Brazil: Presidential Stamp on Impunity
'Once again the country's authorities have allowed an important opportunity to combat long-standing human rights abuse, organised crime, corruption and impunity to be overridden by political expediency,' Amnesty International stated.
Dr Brindeiro had earlier publicly expressed support for the recommendation made by the Ministry of Justice's Human Rights council (Conselho de Defesa dos Direitos da Pessoa Humana) for intervention, one day after attending the hearings held by the council in VitÃ³ria, capital of EspÃrito Santo.
In light of this development, Amnesty International is particularly concerned that the decision of the Federal Attorney General seems to have been directly influenced by political and electoral considerations, following a meeting between president Fernando Henrique Cardoso and Dr Brindeiro held yesterday, especially as no apparent judicial reasons for the decision have been made public as of yet.
'A recommendation that was lauded as historic three days ago has now been quashed, clearly underlining the long held belief that eight years of human rights promises have been consistently undermined by back room political dealing,' Amnesty International said.
Amnesty International is concerned that the promise of a joint federal and state task force to investigate the many documented cases of executions and killings, in lieu of federal intervention, may be compromised by participation of state authorities who could be the very focus of such investigations.
The Federal Attorney General's determination to overrule the recommendation of the Ministry of Justice's Human Rights Council will undoubtedly be interpreted by some as a message of support for those responsible for the litany of unpunished abuses and killings suffered by so many in the state.
Amnesty International calls on the national and international human rights community not to allow this decision to be seen as a victory for those who have enjoyed state sanctioned impunity for so long.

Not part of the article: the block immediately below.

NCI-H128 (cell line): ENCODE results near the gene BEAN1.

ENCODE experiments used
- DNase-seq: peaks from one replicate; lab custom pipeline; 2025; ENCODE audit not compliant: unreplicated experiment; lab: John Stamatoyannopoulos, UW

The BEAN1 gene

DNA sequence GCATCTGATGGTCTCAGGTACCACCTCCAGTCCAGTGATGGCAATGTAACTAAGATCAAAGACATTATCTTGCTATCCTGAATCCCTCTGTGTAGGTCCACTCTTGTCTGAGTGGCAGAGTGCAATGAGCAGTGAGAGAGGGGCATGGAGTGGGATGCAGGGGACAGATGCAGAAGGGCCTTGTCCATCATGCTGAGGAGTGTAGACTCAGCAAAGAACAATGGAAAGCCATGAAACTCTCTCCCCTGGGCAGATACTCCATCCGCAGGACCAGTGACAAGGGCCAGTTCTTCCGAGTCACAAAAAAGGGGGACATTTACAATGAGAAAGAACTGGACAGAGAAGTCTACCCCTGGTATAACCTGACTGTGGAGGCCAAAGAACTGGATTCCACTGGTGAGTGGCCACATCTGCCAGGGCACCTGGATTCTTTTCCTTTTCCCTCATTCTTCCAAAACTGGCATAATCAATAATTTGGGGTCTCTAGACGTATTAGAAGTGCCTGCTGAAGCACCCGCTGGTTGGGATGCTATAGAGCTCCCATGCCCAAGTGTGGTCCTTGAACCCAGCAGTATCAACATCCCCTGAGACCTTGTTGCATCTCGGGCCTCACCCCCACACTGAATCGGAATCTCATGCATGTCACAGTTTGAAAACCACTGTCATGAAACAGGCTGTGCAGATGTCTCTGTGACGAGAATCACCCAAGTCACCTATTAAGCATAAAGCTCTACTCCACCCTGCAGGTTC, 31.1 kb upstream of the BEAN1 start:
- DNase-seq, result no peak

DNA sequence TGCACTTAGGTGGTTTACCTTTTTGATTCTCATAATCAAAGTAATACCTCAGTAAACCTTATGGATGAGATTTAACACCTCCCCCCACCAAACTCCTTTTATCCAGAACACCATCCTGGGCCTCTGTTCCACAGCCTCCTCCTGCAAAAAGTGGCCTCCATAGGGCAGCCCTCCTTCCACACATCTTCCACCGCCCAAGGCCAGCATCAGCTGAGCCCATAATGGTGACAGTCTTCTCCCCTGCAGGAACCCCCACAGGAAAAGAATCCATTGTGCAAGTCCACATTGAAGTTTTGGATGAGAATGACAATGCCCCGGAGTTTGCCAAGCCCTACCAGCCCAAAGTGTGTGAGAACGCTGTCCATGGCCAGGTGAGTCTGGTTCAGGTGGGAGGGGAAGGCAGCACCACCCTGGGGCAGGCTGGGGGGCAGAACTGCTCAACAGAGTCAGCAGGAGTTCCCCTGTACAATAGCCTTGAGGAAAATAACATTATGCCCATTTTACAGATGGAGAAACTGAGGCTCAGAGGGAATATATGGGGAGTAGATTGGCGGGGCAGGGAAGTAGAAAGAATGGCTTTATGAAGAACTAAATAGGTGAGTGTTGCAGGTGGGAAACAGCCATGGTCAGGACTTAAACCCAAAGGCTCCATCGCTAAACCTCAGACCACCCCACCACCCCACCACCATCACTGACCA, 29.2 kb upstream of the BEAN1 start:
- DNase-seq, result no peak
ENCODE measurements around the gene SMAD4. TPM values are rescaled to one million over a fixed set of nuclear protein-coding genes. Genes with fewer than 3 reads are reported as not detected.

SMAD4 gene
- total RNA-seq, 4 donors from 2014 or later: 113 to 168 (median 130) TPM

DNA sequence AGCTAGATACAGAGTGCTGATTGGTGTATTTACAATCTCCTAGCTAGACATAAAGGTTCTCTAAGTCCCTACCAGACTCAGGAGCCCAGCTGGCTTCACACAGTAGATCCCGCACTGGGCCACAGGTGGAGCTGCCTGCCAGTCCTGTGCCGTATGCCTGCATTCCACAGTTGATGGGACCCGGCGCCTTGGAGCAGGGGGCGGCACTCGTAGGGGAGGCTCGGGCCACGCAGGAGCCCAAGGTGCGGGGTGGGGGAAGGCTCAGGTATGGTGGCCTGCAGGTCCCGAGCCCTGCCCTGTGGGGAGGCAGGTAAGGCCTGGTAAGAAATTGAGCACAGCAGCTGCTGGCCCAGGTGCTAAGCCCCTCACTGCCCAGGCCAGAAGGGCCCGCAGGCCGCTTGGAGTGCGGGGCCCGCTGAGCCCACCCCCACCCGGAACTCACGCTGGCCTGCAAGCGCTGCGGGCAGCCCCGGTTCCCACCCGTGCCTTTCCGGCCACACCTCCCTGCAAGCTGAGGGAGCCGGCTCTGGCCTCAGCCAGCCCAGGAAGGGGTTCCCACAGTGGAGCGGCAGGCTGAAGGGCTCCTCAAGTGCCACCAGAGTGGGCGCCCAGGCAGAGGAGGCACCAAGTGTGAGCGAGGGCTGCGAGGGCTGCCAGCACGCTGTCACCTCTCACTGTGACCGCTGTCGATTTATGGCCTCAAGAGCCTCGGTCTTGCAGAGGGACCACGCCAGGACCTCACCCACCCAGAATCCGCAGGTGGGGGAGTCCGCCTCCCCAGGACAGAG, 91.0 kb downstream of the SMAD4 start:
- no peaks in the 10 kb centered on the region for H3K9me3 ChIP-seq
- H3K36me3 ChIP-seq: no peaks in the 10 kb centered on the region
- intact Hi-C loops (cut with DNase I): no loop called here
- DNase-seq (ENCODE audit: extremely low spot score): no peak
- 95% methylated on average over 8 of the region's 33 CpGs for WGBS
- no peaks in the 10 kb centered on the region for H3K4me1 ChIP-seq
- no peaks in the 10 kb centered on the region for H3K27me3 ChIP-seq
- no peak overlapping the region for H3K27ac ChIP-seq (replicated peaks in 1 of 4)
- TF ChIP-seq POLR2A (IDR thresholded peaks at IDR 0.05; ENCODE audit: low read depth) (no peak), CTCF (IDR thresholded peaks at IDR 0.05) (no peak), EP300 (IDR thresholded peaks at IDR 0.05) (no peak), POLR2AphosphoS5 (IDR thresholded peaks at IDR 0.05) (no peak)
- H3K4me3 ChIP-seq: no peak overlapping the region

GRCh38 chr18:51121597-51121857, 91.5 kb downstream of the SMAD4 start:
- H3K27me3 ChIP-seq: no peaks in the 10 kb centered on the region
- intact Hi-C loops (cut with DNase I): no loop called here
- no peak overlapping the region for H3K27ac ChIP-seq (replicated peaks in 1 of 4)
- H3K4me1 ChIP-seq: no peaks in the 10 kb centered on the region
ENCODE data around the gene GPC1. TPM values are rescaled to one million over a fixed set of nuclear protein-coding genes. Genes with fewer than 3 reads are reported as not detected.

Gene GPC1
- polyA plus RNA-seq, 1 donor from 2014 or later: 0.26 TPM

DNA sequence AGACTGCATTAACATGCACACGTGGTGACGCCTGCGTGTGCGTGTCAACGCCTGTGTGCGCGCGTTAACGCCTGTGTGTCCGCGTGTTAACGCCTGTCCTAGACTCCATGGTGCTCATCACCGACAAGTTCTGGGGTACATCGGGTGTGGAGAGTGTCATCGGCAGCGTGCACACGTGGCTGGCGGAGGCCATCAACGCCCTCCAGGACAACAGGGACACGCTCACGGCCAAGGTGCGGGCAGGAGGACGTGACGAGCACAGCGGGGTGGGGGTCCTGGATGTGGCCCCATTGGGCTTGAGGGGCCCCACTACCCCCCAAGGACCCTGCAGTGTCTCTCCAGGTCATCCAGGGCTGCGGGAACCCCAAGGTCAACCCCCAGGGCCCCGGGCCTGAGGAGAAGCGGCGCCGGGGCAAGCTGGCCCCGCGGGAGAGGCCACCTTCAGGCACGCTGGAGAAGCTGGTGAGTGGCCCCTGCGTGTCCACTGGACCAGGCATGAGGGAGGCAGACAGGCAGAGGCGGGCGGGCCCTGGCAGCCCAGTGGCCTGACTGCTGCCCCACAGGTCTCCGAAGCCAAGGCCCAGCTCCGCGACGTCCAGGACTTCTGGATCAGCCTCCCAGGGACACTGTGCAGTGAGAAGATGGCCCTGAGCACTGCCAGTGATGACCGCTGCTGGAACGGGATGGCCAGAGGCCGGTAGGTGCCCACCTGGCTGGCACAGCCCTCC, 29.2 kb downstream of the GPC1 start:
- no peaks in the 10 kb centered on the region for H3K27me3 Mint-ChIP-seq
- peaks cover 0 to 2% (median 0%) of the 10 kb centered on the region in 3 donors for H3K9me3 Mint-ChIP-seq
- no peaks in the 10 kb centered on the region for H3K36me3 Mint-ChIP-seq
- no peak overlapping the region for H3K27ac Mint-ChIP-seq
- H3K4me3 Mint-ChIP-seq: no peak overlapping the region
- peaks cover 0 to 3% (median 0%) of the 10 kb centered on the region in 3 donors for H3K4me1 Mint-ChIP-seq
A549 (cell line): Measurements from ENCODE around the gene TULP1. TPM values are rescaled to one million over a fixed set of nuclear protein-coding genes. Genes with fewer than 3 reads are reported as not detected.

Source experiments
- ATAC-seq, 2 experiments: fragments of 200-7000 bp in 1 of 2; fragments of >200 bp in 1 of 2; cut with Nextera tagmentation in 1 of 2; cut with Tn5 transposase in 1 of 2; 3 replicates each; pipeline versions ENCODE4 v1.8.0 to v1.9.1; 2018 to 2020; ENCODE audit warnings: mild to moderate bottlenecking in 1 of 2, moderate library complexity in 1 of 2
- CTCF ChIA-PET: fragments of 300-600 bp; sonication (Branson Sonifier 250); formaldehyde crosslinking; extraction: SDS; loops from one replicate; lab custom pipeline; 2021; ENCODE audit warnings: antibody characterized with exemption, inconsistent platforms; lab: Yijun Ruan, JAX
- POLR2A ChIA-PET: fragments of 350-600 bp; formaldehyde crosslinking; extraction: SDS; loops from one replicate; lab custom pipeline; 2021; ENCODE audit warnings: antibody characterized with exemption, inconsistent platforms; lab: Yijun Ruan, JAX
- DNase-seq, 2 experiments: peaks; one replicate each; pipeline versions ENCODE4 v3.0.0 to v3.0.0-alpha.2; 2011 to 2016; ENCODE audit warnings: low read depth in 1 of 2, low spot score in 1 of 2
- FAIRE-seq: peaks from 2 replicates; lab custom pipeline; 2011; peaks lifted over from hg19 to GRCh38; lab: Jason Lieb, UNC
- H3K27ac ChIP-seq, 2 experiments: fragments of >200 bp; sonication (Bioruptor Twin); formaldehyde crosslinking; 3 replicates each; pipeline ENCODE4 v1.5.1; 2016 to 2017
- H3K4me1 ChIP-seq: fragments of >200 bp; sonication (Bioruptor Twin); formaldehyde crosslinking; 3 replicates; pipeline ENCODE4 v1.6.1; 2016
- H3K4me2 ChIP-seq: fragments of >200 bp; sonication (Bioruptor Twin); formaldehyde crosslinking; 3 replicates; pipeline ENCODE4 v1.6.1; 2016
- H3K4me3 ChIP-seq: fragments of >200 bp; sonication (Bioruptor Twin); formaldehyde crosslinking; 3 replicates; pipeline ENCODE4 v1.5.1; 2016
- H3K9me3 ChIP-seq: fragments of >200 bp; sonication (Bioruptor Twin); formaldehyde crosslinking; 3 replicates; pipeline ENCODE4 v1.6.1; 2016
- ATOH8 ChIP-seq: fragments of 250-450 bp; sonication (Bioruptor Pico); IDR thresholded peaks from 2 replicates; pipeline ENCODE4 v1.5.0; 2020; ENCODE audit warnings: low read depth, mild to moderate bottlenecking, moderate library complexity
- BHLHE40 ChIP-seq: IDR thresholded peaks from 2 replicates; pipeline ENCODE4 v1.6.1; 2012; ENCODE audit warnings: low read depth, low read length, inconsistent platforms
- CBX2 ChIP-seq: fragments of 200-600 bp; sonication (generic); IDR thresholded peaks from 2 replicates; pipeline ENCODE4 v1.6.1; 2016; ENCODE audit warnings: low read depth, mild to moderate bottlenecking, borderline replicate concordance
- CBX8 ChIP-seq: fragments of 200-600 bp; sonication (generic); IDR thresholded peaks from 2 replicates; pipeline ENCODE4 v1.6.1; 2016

'At this time more than ever support must be shown for those human rights defenders who have fought for justice in EspÃrito Santo in the face of overwhelming attacks, death threats and intimidation,' Amnesty international stated.
The responsibility for their security lies in the hands of the Federal Government. Those responsible for the many killings and executions in the state must finally be brought to justice.'
In 1997 the Brazilian Congress opened a Federal Parliamentary Commission of Inquiry into drug trafficking. At least a quarter of the final report was dedicated to the situation in EspÃrito Santo, with indictments against people in positions of power including the president of the legislative assembly, high ranking judges, and powerful members of the police for various crimes ranging from homicide to tax evasion. Three years after the 1999 publication of these findings, no state police or state judicial investigation has been initiated on the basis of this information.
The Ministry of Justice's Human Rights Council was convened in EspÃrito Santo following the recent murder of local lawyer Marcelo Denadai. Members of the Council, including respected jurists, human rights defenders and members of the government, heard how years of killing, violence and corruption attributed to the police organization Scuderie Detetive le Cocq, and to powerful economic and political groups in the state, have long gone unpunished.
The recommendation of the Human Rights Council underlined the fundamental failures of the state authorities to investigate the systematic human rights abuses which have taken place over so many years in EspÃrito Santo, and the high levels of corruption which permeate the executive and the legislative in the state.
For more information please see: Brazil: Justice Beckons in EspÃrito Santo, 5 July 2002